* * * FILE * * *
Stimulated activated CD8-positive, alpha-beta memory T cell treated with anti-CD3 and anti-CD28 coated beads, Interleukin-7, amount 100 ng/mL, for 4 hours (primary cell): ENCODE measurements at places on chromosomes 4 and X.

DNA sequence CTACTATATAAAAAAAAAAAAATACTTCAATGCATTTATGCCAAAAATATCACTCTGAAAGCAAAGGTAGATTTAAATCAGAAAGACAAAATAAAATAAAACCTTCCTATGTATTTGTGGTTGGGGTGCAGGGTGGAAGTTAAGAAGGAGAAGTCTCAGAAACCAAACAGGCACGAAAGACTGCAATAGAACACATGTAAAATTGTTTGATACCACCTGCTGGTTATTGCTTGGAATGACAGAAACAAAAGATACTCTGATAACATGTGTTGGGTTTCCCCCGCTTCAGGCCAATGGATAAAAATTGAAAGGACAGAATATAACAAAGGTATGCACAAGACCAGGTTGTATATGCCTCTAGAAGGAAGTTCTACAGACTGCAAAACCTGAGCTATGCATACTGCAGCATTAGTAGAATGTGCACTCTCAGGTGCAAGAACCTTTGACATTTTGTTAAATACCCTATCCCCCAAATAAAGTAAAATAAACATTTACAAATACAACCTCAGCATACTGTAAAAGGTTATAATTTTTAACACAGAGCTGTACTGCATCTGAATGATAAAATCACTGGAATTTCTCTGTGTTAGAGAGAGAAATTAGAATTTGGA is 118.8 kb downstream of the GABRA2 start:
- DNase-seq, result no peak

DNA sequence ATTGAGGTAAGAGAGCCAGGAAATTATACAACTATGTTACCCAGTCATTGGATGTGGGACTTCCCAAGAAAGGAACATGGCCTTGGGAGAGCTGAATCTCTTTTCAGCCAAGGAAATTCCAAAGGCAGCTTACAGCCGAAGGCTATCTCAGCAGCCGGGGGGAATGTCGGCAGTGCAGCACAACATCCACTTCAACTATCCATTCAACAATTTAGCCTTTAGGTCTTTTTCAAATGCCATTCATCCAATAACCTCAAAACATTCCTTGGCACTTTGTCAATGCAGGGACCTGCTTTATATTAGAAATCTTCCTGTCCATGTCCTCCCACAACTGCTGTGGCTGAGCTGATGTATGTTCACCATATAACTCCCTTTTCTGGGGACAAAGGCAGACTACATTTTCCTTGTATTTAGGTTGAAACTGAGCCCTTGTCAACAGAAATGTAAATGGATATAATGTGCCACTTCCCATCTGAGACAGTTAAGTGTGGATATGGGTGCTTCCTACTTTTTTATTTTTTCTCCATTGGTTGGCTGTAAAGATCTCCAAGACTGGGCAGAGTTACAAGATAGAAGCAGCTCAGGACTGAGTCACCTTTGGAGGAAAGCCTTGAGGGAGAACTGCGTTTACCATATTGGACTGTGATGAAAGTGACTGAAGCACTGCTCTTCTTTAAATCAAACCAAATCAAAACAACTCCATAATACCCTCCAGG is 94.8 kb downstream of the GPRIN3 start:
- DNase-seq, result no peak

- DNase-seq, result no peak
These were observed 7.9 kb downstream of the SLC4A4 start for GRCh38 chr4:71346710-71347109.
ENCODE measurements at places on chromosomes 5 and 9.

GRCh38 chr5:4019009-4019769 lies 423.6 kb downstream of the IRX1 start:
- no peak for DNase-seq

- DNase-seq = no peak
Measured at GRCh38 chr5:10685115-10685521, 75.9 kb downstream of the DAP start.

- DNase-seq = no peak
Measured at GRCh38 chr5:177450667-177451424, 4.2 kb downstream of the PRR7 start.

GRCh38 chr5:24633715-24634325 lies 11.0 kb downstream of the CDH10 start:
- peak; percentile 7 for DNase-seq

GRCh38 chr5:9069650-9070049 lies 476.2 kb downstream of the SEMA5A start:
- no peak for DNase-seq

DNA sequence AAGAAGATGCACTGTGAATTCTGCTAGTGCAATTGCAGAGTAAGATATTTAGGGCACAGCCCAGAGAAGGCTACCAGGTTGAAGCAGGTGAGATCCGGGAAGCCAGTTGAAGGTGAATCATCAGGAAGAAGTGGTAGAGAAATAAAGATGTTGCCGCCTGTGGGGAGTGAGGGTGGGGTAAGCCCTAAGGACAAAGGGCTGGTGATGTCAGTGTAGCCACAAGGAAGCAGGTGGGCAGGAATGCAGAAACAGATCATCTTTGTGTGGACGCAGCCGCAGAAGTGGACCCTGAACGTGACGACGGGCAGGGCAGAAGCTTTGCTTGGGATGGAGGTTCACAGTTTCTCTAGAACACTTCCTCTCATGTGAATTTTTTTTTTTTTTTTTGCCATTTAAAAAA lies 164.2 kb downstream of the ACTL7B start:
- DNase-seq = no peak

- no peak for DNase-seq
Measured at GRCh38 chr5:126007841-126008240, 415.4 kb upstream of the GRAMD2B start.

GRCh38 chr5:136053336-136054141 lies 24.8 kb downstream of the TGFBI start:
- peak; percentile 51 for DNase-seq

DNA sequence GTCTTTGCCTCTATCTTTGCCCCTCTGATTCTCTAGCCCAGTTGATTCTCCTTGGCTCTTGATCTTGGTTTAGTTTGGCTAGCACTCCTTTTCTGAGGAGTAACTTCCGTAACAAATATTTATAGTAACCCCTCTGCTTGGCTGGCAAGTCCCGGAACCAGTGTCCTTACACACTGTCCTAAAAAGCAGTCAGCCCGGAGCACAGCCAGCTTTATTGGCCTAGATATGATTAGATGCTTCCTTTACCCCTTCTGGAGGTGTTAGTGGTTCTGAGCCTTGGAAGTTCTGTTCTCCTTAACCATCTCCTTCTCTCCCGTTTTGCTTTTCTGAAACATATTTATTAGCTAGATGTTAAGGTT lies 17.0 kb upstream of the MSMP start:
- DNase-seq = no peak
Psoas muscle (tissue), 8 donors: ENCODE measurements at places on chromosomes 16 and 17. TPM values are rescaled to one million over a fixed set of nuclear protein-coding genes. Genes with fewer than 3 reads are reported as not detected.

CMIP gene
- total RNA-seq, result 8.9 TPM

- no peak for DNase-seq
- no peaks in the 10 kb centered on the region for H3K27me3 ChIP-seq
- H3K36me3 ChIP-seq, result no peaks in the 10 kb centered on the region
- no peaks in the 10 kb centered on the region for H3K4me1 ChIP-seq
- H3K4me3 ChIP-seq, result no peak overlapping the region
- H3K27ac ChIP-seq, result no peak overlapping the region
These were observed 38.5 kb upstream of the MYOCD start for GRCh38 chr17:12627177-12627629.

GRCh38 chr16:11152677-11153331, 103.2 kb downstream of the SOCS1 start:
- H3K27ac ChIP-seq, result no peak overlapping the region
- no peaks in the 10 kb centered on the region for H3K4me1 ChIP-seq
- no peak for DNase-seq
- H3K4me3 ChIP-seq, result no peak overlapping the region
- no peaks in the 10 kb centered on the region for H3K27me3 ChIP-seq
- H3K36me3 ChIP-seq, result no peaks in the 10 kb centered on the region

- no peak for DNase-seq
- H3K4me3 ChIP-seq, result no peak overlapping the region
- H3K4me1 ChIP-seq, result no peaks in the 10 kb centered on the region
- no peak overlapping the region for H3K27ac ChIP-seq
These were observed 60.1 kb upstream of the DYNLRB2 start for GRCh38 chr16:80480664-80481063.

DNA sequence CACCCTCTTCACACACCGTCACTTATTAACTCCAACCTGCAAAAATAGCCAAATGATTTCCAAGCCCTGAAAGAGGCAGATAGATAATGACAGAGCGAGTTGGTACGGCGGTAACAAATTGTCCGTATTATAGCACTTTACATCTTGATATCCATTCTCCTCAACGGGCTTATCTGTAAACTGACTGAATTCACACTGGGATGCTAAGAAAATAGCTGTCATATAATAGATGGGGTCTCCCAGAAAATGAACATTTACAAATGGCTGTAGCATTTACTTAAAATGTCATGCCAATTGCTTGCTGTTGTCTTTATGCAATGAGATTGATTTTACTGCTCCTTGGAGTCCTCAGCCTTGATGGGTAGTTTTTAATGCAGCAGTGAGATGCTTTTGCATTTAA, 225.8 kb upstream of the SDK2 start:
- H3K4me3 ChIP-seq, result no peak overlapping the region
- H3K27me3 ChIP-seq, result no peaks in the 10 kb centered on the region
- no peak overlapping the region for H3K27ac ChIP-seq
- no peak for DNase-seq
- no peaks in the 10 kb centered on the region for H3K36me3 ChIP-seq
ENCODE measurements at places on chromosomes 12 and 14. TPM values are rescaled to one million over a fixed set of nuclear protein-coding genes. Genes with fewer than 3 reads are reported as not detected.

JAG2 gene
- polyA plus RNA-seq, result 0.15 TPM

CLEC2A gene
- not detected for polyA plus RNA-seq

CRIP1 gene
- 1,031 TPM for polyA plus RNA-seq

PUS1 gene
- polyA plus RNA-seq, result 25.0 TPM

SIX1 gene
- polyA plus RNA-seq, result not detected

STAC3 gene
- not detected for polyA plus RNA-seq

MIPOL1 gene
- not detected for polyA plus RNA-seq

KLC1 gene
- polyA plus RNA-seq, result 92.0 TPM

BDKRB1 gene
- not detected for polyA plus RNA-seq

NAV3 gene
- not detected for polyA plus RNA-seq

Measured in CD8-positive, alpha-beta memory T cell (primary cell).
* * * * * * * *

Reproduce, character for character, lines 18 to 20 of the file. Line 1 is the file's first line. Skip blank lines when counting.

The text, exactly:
- no peak for DNase-seq

DNA sequence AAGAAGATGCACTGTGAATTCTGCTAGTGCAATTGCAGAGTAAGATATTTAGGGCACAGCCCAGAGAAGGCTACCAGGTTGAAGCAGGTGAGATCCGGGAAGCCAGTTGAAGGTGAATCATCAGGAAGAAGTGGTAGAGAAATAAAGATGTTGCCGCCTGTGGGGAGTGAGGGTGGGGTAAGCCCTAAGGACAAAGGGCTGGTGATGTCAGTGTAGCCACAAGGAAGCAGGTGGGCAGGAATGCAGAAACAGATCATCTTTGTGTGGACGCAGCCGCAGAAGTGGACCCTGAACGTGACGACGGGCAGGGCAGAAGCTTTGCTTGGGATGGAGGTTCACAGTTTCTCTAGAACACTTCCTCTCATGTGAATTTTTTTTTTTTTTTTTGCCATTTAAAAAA lies 164.2 kb downstream of the ACTL7B start:
- DNase-seq = no peak